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DevOps Best Practices

Leading SRE with Empathy


Ana Margarita Medina

by Ana Margarita Medina

Leading SRE with Empathy

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Writing and operating software is hard.

We've seen huge changes in how we build reliable software over the past two decades, driven by the DevOps movement and SRE practices the last few years. Some of the great things that came from the years of experience and great minds in the community are that operating software at scale is very hard, and it’s not just about code and processes. We have learned that people are also a big part of the puzzle. High-performing organizations and teams make sure to prioritize people. We need a lot more of that; it’s common for DevOps and SRE teams to burn out and suffer from pager fatigue or even on-call PTSD.

Today, I’m only focusing on SREs. What if we train SREs to lead with empathy? It’s not just about keeping servers healthy and green and our users and CTOs happy. But what is empathy? While empathy may be defined as this definition, I think empathy is the ability to relate to other human beings by being curious, listening, offering help while building trust.

First, what is SRE?

SRE stands for Site Reliability Engineering. This practice has been around for a while, but with different names like Operations Engineering, Systems Engineering, or Production Engineering through the years. SRE got more established when Google released the book on SRE, which I refer to as the SRE bible. You can read it for free online via this website.

An SRE is an engineer that focuses on system reliability. Some folks like to think of SRE as engineers that spend 50% of their time writing code and the other 50% of their time operating and optimizing software for the purpose of reliability. When we talk about SRE, we often get asked how SRE and DevOps vary from one another. The best way I’ve seen it explained is covered on Google Cloud’s “What's the Difference Between DevOps and SRE?” with Liz Fong-Jones and Seth Vargo.

SRE is an implementation of DevOps.

It’s DevOps with the purpose of reliability.

What does an SRE do?

SRE duties vary from company to company. Some of the duties one can find themselves doing while being an SRE include (and are not limited to):

  • Writing code
  • Being on-call
  • Setting up tooling (CI/CD, Observability, Incident Response tooling, Testing pipelines, etc.)
  • Setting up alerting
  • Setting up SLOs
  • Capacity Planning
  • Running Chaos Engineering Experiments
  • Advocating for modern and best practices
  • Running blameless postmortems
  • Reviewing the company’s testing practices
  • Auditing services
  • Interviewing other teams
  • Reading other company’s postmortems
  • Improving processes
  • Reviewing Architecture decisions
  • Drafting new architecture plans or PRDs (Product Requirements Documents) on vendor/tooling changes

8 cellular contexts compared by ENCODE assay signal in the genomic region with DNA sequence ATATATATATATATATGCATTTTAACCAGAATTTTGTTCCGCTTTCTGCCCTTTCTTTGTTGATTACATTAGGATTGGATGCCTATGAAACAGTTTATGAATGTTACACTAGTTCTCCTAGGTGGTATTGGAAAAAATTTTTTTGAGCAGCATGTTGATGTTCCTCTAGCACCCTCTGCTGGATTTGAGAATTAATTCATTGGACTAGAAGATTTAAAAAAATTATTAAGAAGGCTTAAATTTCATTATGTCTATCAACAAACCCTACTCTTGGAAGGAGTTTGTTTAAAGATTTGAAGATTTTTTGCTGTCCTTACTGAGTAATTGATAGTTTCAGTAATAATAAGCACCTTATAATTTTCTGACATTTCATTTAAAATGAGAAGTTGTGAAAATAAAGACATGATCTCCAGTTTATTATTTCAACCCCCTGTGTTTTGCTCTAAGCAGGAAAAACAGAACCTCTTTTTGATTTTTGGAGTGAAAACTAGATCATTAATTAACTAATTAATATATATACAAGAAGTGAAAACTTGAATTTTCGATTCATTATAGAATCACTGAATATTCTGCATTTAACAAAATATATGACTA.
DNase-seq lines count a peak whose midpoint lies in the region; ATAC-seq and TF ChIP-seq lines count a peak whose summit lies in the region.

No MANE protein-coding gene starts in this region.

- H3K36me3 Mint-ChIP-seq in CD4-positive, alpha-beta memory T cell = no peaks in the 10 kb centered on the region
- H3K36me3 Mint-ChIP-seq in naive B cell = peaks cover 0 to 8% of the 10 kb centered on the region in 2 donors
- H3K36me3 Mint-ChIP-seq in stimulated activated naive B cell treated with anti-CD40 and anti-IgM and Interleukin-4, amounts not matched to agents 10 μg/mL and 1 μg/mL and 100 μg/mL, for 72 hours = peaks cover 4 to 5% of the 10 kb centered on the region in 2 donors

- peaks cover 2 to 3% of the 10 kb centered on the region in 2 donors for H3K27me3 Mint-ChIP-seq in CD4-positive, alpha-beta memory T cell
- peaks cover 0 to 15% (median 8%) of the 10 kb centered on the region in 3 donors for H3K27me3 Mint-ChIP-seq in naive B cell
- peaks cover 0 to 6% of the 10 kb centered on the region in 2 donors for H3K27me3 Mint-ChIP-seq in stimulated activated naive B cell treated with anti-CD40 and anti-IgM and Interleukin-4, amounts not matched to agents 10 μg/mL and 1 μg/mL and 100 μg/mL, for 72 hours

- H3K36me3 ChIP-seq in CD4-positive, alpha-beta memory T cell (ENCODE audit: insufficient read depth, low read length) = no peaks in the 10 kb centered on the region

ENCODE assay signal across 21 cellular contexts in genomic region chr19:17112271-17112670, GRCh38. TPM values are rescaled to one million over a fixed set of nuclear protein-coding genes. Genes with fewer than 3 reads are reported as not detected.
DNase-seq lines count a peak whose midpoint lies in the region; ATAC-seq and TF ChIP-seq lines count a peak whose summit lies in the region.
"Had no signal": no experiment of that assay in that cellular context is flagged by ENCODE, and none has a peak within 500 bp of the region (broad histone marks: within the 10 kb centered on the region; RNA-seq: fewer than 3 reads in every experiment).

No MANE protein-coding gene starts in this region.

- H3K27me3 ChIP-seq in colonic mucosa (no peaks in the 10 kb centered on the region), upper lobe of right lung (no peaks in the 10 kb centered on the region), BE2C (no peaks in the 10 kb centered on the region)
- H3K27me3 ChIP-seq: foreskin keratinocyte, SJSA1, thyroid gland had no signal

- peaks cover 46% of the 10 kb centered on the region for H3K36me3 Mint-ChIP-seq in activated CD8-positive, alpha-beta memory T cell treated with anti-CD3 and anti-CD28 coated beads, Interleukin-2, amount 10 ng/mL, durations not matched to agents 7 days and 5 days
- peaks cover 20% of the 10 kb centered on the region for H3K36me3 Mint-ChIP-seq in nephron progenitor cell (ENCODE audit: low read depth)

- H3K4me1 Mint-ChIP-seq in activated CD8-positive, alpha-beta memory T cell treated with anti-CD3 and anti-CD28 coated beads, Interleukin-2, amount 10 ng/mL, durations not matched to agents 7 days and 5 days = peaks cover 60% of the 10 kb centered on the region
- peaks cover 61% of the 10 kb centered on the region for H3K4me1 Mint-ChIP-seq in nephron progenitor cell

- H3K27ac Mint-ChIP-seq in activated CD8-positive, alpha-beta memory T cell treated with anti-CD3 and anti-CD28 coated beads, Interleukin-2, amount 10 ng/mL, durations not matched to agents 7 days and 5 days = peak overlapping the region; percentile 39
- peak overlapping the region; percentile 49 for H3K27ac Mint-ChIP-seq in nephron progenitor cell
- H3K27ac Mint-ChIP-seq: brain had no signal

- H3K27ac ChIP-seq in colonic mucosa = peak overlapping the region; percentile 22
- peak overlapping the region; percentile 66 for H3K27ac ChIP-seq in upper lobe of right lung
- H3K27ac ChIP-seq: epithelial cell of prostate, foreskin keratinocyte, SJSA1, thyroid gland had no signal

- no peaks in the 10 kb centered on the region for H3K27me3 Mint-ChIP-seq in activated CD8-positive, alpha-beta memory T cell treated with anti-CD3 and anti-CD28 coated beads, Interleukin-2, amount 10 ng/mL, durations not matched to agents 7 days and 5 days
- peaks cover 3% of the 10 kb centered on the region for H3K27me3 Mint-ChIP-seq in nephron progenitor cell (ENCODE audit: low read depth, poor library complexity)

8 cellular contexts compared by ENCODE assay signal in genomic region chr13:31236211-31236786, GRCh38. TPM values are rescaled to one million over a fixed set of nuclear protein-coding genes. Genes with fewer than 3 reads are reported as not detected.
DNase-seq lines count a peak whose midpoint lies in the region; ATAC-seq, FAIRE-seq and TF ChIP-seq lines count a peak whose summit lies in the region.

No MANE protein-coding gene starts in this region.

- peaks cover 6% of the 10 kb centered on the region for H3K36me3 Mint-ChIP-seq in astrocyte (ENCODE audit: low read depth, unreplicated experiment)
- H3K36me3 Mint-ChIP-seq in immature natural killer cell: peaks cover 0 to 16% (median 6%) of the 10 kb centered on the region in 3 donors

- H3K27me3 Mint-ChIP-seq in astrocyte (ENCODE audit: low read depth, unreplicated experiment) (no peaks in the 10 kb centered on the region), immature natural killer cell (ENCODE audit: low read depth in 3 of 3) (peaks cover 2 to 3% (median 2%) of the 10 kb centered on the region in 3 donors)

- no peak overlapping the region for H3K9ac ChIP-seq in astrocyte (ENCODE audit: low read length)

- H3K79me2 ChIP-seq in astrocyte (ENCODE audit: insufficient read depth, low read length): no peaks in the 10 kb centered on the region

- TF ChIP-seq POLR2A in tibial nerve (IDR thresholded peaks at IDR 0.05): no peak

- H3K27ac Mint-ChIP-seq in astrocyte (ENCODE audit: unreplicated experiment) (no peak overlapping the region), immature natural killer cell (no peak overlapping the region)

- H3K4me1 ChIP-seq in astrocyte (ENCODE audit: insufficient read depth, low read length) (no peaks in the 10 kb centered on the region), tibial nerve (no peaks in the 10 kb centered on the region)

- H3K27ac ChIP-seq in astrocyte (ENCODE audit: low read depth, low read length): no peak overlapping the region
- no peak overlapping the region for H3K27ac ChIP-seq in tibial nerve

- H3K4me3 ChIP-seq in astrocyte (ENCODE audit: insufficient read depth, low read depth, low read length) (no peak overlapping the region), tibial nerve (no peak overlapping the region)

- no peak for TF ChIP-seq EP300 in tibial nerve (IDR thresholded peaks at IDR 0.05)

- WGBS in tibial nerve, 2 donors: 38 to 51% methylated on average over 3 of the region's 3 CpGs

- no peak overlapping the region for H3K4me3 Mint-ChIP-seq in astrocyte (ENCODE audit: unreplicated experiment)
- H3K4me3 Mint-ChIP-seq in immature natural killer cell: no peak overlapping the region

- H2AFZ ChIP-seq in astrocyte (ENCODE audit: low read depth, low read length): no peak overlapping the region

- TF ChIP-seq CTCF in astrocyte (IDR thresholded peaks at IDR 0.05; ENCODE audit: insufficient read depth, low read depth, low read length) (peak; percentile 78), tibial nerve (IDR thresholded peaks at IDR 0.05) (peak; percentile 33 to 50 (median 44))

When we talk to seasoned SREs, we learn that their empathy has allowed them to be more successful. This is because, as an SRE, you have empathy for the service teams one supports and understands that they are doing their work to the best of their ability. But it’s not just them; this also expands to the other SREs in one’s organization. As I said above, SRE varies from company to company, and every SRE comes from a different background. But this also extends to other duties like educating the rest of the organization on reliability best practices.

How can SREs embody empathy?

Empathy goes a long way; being empathetic builds engineers' knowledge level and increases engineering morale and company culture. It begins with listening to the needs of the teams they support and the issues they are working on. Within their teams, this might mean being able to support one another when trading on-call shifts, triaging bugs, dealing with incidents, or leading incident review meetings.

Building empathy takes practice, and every SRE might embody it differently. For some folks, it might look like this:

  • curiosity
  • patience
  • open communication
  • ability to admit being wrong

SREs should stay curious and ask as many questions when reviewing documentation, incidents, or data. This allows one to try to get the most context into decisions and understand the “Why.” Curiosity lets an SRE embark on their continuous learning journey.

We know that the work SREs do can be very time-demanding and stressful; the ability to stay calm under pressure is sometimes one of the best qualities of an SRE. As people are the ones that operate our systems, one needs to understand that the full context of a system might not be seen through a dashboard, and one must be patient to research what exactly happened and debug a bit further. We also see that when an SRE practice is still in its early days, you will need a lot of patience to work with leadership and other teams for the organization to prioritize reliability action items every sprint.